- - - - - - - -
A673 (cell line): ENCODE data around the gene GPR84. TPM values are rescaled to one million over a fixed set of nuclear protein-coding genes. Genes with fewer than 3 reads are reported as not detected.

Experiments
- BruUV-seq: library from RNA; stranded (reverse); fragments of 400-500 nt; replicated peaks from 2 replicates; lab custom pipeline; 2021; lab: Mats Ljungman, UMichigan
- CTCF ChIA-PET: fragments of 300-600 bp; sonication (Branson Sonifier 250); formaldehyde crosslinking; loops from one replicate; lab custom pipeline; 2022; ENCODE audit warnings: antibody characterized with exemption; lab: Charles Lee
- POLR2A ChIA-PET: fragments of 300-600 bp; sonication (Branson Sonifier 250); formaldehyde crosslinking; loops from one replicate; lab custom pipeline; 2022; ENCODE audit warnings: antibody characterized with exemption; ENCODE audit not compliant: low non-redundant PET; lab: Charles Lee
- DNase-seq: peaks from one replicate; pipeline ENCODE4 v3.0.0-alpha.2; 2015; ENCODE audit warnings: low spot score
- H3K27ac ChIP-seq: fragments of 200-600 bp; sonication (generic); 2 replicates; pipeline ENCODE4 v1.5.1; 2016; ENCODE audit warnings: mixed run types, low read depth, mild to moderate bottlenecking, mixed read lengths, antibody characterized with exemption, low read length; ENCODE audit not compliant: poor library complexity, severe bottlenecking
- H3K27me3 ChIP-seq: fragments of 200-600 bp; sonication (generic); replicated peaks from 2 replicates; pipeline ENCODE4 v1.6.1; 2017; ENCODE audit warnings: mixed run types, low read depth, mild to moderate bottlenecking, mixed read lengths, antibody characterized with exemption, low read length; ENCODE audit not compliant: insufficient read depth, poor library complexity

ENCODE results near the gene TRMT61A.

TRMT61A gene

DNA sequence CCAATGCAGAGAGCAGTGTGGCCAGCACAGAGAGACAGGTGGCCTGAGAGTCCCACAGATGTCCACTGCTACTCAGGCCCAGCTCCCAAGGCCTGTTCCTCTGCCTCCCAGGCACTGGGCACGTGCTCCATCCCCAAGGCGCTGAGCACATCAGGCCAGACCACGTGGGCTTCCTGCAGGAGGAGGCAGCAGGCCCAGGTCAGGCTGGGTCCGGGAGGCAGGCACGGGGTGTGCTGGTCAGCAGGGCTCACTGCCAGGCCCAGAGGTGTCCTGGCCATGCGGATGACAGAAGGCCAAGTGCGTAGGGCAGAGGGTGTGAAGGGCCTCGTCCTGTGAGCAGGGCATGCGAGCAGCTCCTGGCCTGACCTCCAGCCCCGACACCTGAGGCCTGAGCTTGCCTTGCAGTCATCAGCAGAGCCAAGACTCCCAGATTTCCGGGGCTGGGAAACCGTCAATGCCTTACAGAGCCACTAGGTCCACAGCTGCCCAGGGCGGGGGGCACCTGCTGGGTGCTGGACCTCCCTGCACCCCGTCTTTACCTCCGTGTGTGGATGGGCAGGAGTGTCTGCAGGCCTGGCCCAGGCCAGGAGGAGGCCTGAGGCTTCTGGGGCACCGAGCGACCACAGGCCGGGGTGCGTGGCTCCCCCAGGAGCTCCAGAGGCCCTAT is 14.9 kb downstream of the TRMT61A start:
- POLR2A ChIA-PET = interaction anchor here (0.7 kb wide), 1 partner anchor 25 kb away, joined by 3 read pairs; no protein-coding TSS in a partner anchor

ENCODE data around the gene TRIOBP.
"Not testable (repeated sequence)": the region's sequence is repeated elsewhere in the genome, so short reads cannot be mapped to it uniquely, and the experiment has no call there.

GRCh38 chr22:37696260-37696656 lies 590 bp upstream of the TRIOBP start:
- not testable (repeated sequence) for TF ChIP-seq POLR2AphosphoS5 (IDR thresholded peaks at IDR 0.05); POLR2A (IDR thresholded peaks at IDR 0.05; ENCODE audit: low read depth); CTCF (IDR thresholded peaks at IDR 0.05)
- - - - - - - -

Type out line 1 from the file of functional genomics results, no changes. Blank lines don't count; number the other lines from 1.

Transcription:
A673 (cell line): ENCODE data around the gene GPR84. TPM values are rescaled to one million over a fixed set of nuclear protein-coding genes. Genes with fewer than 3 reads are reported as not detected.